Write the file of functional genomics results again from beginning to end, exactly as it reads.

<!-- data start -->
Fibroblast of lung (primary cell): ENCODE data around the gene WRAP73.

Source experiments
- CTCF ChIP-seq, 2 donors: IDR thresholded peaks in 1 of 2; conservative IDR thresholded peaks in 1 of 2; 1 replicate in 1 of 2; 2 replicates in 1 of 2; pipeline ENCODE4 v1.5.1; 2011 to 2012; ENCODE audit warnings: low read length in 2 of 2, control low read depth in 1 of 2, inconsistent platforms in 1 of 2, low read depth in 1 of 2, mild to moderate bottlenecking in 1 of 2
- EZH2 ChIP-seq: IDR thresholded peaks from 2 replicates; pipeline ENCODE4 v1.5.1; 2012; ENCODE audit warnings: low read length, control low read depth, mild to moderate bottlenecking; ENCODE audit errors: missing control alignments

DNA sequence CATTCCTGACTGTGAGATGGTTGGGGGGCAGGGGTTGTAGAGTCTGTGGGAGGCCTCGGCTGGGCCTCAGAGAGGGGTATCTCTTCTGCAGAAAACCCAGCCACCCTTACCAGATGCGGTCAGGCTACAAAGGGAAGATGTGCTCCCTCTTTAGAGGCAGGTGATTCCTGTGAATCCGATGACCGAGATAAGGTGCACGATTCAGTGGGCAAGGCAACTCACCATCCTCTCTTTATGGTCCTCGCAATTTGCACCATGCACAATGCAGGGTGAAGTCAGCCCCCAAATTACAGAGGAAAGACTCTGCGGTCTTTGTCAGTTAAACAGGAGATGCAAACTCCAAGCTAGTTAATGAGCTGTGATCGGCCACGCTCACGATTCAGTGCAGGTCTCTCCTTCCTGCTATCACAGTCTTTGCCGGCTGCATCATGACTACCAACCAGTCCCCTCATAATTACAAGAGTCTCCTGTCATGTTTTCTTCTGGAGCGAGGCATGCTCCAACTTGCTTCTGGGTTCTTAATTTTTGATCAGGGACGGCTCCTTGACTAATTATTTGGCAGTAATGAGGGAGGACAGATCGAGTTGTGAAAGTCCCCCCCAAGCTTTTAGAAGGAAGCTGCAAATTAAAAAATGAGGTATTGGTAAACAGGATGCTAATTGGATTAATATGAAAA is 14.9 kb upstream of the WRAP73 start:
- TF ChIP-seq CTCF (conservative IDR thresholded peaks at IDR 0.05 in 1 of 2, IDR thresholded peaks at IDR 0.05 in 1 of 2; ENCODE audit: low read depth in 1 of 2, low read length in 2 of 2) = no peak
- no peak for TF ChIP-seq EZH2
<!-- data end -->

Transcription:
Fibroblast of lung (primary cell): ENCODE data around the gene WRAP73.

Source experiments
- CTCF ChIP-seq, 2 donors: IDR thresholded peaks in 1 of 2; conservative IDR thresholded peaks in 1 of 2; 1 replicate in 1 of 2; 2 replicates in 1 of 2; pipeline ENCODE4 v1.5.1; 2011 to 2012; ENCODE audit warnings: low read length in 2 of 2, control low read depth in 1 of 2, inconsistent platforms in 1 of 2, low read depth in 1 of 2, mild to moderate bottlenecking in 1 of 2
- EZH2 ChIP-seq: IDR thresholded peaks from 2 replicates; pipeline ENCODE4 v1.5.1; 2012; ENCODE audit warnings: low read length, control low read depth, mild to moderate bottlenecking; ENCODE audit errors: missing control alignments

DNA sequence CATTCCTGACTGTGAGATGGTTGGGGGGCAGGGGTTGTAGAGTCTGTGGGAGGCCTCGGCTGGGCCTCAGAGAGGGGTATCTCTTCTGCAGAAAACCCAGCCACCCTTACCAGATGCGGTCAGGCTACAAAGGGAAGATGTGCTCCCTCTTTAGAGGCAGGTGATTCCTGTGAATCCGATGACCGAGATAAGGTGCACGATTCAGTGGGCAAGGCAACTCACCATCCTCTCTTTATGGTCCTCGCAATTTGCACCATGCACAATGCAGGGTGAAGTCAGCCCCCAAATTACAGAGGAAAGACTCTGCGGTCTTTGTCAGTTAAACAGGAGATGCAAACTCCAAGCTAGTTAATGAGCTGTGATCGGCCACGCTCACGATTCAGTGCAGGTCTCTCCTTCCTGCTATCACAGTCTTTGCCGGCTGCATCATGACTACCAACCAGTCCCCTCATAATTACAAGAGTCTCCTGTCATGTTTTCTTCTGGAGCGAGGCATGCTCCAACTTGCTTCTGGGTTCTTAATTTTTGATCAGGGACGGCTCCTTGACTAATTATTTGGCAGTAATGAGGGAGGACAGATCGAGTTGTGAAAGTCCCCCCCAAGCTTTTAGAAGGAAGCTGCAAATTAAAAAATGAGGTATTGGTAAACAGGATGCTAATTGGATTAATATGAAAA is 14.9 kb upstream of the WRAP73 start:
- TF ChIP-seq CTCF (conservative IDR thresholded peaks at IDR 0.05 in 1 of 2, IDR thresholded peaks at IDR 0.05 in 1 of 2; ENCODE audit: low read depth in 1 of 2, low read length in 2 of 2) = no peak
- no peak for TF ChIP-seq EZH2